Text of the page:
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December 03, 1993 - Image 16

Resource type:
Text
Publication:
The Detroit Jewish News, 1993-12-03

Disclaimer: Computer generated plain text may have errors. Read more about this.

Eight Seniors Sought
For New Hall Of Fame

JENNIFER FINER JEWISH NEWS INTERN

ewish Federation Apart-
ments, in cosponsorship
with The Jewish News, is
looking for eight out-
standing senior citizens to be
installed in the newly created
Senior Adult Jewish Hall of
Fame of Metro Detroit.
"The hall of fame has been
established to showcase seniors
willing to make a difference and
who represent a positive image
of aging," said Pat Milner
Sachs, administrator of the
Harriett and Ben Teitel Feder-
ation Apartments in Oak Park
"We are looking for members of
the metro Detroit Jewish com-
munity who continue to make
a difference in the Jewish com-
munity or the community at
large."
Eight candidates over the
age of 80 will be selected based
on their fulfillment of require-
ments which have been mod-
eled to reflect the story of
Chanukah, Ms. Sachs said.
Candidates must fulfill one
or more of the following crite-
ria: someone who works to keep
Jewish identity alive and fights
assimilation, someone who has
dedicated or rededicated him-
self to a belief or cause, some-
one who has been or is willing

1611

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to take a risk and participate in
the miracle of making a differ-
ence by leading a few in victo-
ry over many and continues to
make a difference in the com-
munity at large.
Potential hall of famers must
be nominated. Nomination
packets can be obtained
through a request coupon that
will appear in the Dec. 10 Jew-

ish News.

"It will showcase
seniors willing
to make a
difference."

Pat Milner Sachs

Recipients will be honored
during a reception in May. That
month was dubbed Older
Americans Month by President
Kennedy over 30 years ago.
"One of the things that have
been overlooked are some of the
major accomplishments seniors
have brought to our communi-
ty," said Rick Rosenhaus, a
board member of Federation
Apartments. "There seems to
be plenty of seniors worthy of
recognition."



A Yeshiva Fights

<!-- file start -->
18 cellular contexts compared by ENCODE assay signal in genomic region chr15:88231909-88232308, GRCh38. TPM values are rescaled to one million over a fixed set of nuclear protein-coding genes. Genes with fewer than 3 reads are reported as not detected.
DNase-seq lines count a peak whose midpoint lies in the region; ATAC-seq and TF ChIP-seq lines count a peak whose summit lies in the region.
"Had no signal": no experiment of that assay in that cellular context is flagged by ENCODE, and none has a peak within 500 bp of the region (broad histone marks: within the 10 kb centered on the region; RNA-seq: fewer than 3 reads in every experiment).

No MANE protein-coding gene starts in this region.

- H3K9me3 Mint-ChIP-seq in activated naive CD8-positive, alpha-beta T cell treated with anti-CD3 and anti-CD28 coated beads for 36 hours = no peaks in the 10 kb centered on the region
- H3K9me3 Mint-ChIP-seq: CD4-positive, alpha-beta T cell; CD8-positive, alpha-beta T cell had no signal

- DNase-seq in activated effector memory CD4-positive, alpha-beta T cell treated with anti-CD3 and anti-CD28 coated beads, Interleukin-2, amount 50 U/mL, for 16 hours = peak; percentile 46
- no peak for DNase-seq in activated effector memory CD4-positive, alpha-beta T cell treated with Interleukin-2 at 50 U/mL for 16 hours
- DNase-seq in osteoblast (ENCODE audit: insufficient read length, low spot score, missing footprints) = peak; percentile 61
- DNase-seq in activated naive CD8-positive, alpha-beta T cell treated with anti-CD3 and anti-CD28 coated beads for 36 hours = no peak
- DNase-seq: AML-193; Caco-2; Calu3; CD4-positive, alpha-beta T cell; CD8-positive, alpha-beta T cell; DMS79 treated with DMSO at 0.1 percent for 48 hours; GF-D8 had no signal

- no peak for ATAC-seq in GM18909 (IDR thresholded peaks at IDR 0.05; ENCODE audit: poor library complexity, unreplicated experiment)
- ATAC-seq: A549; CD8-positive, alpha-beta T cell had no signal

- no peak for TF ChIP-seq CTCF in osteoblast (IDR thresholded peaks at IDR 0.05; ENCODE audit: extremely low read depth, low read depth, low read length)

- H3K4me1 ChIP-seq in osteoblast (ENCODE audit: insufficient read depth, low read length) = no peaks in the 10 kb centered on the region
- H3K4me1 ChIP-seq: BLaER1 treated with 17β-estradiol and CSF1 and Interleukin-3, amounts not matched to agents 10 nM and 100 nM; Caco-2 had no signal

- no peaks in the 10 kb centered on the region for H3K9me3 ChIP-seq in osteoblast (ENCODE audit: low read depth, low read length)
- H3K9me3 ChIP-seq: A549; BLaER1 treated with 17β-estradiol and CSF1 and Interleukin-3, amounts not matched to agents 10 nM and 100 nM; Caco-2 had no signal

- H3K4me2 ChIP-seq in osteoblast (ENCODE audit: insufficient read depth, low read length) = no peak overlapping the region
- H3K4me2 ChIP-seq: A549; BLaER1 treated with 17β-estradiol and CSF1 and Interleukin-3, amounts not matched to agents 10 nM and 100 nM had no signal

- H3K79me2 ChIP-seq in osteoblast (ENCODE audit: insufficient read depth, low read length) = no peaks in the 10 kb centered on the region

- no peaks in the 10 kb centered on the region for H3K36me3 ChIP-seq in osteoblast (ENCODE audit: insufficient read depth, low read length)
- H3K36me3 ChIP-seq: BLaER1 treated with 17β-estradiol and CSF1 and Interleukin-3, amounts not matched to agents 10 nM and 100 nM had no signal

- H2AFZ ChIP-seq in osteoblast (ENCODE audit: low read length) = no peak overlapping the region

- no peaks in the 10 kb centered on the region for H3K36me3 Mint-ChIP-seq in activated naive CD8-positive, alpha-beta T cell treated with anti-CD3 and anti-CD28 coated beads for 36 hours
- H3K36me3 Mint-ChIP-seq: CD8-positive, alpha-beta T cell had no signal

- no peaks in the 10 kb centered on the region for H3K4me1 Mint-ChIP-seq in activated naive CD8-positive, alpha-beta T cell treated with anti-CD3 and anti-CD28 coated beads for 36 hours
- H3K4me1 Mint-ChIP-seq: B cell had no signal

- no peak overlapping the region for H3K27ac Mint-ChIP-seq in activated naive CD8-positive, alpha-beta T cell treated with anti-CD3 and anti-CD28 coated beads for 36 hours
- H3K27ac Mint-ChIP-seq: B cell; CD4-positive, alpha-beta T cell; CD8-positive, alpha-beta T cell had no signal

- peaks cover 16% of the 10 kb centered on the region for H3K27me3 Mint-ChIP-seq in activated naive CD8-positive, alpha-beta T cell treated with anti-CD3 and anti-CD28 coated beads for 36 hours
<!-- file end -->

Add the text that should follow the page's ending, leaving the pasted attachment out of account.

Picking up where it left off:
To Reclaim Jerusalem

JENNIFER FINER JEWISH NEWS INTERN

epresentatives from a
yeshiva located in the
Muslim Quarter of
Jerusalem told a handful
of Detroiters that now is a cru-
cial stage for Israel.
"The
1967 battle for
Jerusalem is still going on," said
Yossi Baumol, the executive di-
rector of the yeshiva, Ateret Co-
hanim.
Mr. Baumol and Chana
Johnson, the public relations
and archives officer for the
yeshiva, spoke Monday night
at a parlor meeting hosted by
Southfield residents Jay and
Paula Novetsky.
They want to educate Amer-
icans on the history of
Jerusalem, discuss why they
think a Jewish presence in the
old city is so important and
raise money for the yeshiva.
"I don't think people are
aware there was a Jewish ma-
jority in east Jerusalem before

the State of Israel was ever
founded," Mr. Baumol said.
In an interview, Mr. Baumol
said he would like to see peace
in the Middle East not through
land but by establishing a
strong Jewish presence and
showing the Arabs: "We're here
to stay. Then they wouldn't
have to prove they support
Arafat. We're not going away to
pacify the area.
"We teach coexistence with
the Arabs. We know where we
are and we're sensitive to the
people around us."
In 1978, Ateret Cohanim was
founded by a group of yeshiva
students who wanted to
reestablish a Jewish presence
in the Muslim Quarter.
The Old City is divided into
Jewish, Muslim, Christian and
Armenian quarters.
Six rabbis and 150 men
study at the Ateret Cohanim,

YESHIVA page 18

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